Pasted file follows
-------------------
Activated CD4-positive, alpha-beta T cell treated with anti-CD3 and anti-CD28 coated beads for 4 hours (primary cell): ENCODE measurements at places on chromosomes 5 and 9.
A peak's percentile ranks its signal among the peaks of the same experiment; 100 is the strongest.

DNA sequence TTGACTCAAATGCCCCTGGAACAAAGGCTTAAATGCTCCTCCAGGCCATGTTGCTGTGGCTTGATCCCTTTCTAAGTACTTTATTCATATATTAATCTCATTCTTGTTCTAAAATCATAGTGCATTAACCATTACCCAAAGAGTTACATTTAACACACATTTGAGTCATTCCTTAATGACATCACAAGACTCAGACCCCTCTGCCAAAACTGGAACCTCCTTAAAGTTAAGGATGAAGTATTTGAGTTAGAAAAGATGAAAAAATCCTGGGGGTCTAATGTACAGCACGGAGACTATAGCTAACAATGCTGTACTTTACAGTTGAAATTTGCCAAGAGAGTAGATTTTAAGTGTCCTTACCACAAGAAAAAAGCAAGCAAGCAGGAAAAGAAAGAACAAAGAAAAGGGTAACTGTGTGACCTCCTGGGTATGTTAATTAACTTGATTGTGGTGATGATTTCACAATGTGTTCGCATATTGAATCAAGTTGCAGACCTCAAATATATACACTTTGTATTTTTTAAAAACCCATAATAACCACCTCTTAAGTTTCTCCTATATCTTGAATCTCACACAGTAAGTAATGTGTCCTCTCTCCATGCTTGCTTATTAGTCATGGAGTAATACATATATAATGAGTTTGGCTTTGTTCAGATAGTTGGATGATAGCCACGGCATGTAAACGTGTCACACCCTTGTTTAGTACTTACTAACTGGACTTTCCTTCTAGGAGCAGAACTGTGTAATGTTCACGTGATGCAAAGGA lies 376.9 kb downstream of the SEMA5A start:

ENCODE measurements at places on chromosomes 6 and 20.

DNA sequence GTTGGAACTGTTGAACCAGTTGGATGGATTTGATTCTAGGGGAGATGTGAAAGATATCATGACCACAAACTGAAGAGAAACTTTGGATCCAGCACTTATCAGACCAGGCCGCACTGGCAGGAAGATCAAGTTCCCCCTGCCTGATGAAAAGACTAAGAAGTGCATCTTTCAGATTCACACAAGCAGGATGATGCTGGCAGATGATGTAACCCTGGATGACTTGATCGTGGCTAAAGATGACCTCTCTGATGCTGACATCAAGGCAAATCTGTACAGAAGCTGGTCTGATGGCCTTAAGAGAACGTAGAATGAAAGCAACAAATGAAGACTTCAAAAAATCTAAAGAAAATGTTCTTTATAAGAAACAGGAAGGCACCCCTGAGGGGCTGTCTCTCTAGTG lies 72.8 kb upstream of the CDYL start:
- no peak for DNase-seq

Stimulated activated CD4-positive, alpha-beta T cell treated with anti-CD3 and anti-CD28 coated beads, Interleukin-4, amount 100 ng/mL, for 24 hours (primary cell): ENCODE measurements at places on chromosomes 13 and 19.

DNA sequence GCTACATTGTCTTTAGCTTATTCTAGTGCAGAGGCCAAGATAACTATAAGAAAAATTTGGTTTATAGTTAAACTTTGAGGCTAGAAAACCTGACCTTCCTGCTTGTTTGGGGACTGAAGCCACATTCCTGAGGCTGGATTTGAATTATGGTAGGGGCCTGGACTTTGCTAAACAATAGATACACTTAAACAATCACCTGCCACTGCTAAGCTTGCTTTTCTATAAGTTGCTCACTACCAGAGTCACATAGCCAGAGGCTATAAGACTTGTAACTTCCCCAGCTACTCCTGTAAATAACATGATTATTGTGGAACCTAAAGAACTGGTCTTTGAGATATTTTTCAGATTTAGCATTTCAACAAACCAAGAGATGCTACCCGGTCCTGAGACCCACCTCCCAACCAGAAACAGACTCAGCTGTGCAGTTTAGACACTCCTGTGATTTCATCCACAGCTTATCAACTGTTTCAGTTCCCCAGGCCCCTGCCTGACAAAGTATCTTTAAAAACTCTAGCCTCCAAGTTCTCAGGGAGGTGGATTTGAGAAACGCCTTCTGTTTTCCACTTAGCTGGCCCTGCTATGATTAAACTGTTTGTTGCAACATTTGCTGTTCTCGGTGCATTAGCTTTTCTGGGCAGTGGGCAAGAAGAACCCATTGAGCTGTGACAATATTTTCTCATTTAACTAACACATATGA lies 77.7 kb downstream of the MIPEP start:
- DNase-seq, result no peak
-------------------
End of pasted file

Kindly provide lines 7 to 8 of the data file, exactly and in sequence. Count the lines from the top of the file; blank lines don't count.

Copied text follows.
Stimulated activated CD4-positive, alpha-beta T cell treated with anti-CD3 and anti-CD28 coated beads, Interleukin-4, amount 100 ng/mL, for 24 hours (primary cell): ENCODE measurements at places on chromosomes 13 and 19.

DNA sequence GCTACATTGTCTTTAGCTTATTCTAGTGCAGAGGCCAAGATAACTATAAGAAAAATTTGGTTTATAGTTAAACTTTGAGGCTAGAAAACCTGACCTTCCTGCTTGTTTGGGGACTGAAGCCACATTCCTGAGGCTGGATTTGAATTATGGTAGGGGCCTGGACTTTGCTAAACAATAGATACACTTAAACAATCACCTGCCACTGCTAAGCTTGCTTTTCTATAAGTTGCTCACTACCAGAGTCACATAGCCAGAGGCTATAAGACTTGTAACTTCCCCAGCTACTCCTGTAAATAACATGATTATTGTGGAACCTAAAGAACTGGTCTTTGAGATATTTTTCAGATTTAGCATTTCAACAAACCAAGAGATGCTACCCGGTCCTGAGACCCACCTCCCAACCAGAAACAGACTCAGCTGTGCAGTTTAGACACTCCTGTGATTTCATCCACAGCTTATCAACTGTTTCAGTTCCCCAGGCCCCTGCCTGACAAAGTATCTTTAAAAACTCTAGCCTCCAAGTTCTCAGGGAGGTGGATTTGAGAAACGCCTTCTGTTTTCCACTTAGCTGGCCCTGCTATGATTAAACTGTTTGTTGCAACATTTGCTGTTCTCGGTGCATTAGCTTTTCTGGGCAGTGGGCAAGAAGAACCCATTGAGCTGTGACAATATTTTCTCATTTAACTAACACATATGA lies 77.7 kb downstream of the MIPEP start: